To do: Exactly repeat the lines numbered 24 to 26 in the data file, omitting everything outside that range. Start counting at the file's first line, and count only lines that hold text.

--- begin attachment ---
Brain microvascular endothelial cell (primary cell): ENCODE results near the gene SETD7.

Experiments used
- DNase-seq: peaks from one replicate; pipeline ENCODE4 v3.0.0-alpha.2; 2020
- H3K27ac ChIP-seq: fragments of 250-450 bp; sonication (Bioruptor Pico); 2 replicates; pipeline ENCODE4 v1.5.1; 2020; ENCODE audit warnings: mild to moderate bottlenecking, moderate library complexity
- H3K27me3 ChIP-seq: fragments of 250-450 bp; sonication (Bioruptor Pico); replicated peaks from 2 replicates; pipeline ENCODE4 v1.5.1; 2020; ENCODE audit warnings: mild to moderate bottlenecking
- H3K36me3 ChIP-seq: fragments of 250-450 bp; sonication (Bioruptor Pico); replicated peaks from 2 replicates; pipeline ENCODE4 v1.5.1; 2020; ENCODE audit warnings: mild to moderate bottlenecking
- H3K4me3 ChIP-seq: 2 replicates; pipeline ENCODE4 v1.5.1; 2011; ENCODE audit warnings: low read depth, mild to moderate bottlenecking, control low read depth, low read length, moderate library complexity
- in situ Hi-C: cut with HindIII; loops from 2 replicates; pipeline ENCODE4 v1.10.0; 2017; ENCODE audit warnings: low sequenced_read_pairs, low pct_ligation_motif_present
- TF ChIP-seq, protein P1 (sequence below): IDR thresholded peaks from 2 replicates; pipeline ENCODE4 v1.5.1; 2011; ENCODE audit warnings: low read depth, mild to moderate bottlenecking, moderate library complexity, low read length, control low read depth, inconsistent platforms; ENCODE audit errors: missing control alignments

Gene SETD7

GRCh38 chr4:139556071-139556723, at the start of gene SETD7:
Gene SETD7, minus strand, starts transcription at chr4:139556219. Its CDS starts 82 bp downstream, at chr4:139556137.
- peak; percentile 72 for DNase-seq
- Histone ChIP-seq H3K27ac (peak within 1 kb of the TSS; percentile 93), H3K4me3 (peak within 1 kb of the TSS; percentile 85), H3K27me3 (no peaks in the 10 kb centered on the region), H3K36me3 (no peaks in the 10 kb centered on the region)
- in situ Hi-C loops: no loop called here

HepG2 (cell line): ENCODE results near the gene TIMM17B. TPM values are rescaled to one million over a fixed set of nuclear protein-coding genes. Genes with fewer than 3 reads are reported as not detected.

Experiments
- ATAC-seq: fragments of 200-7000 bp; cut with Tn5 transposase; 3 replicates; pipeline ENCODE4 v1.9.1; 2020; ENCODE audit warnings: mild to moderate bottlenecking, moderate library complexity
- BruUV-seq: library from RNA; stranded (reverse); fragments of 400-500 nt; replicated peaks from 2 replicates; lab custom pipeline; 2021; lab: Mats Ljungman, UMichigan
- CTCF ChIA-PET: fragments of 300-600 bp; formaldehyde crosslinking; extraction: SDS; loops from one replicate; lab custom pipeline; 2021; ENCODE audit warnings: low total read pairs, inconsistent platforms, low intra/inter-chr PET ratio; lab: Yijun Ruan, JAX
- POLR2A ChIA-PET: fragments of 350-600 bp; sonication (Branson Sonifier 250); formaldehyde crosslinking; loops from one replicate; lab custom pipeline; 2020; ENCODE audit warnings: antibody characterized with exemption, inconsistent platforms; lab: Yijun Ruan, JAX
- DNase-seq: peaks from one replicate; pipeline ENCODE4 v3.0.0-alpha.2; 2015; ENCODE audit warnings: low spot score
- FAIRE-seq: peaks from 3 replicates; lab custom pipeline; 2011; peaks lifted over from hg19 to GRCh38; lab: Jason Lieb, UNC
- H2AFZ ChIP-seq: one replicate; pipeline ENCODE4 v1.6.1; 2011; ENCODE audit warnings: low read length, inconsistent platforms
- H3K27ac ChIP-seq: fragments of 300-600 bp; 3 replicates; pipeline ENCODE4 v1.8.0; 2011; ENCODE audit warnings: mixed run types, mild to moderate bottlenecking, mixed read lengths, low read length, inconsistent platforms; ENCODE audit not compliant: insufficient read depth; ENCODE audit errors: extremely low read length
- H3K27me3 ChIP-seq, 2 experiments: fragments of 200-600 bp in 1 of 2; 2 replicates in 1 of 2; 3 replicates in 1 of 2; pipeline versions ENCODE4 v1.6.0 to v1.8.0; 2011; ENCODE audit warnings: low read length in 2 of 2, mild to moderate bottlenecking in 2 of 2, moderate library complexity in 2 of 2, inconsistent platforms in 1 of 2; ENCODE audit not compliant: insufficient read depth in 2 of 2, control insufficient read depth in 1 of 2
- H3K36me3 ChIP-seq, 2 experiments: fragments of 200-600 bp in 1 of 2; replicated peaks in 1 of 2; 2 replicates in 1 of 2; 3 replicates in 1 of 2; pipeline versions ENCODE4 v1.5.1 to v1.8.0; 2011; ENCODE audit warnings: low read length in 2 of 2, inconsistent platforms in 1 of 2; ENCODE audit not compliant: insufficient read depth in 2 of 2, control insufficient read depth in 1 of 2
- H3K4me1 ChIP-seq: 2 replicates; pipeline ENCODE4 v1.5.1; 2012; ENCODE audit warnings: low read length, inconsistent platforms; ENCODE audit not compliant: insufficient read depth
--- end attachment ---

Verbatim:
- H2AFZ ChIP-seq: one replicate; pipeline ENCODE4 v1.6.1; 2011; ENCODE audit warnings: low read length, inconsistent platforms
- H3K27ac ChIP-seq: fragments of 300-600 bp; 3 replicates; pipeline ENCODE4 v1.8.0; 2011; ENCODE audit warnings: mixed run types, mild to moderate bottlenecking, mixed read lengths, low read length, inconsistent platforms; ENCODE audit not compliant: insufficient read depth; ENCODE audit errors: extremely low read length
- H3K27me3 ChIP-seq, 2 experiments: fragments of 200-600 bp in 1 of 2; 2 replicates in 1 of 2; 3 replicates in 1 of 2; pipeline versions ENCODE4 v1.6.0 to v1.8.0; 2011; ENCODE audit warnings: low read length in 2 of 2, mild to moderate bottlenecking in 2 of 2, moderate library complexity in 2 of 2, inconsistent platforms in 1 of 2; ENCODE audit not compliant: insufficient read depth in 2 of 2, control insufficient read depth in 1 of 2